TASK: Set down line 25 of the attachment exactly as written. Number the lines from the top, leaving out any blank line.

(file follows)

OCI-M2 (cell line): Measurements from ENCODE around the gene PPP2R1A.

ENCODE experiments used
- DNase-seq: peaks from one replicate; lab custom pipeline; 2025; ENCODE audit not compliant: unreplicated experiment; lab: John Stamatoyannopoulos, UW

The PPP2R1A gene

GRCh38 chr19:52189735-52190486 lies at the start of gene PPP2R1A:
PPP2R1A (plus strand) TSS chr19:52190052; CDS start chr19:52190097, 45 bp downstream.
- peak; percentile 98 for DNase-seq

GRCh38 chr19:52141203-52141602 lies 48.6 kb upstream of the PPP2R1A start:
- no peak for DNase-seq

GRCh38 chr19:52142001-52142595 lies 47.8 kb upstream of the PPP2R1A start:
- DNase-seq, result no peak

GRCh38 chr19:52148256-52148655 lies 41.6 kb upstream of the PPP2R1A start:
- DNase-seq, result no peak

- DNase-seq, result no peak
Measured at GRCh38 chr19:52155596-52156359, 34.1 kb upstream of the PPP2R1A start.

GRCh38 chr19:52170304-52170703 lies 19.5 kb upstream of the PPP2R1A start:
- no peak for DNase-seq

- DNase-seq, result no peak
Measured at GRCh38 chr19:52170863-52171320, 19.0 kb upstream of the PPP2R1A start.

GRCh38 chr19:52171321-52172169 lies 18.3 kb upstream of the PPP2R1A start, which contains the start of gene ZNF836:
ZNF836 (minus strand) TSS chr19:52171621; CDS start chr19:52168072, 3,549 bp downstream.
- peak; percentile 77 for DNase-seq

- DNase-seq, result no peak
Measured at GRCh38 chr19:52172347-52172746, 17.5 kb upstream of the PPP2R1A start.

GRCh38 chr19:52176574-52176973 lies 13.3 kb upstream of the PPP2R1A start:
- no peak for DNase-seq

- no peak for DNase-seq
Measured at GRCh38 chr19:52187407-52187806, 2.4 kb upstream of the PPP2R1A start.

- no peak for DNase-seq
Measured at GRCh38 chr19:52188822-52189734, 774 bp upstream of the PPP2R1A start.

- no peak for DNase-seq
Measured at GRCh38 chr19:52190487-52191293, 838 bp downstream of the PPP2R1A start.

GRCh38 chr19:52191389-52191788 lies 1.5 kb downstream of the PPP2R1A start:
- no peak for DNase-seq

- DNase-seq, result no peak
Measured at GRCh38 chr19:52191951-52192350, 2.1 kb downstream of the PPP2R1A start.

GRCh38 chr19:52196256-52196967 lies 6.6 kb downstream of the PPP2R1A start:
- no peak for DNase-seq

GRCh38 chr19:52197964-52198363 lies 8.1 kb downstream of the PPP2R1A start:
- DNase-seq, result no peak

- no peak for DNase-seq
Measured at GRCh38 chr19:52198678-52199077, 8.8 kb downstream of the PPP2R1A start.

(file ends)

GRCh38 chr19:52176574-52176973 lies 13.3 kb upstream of the PPP2R1A start: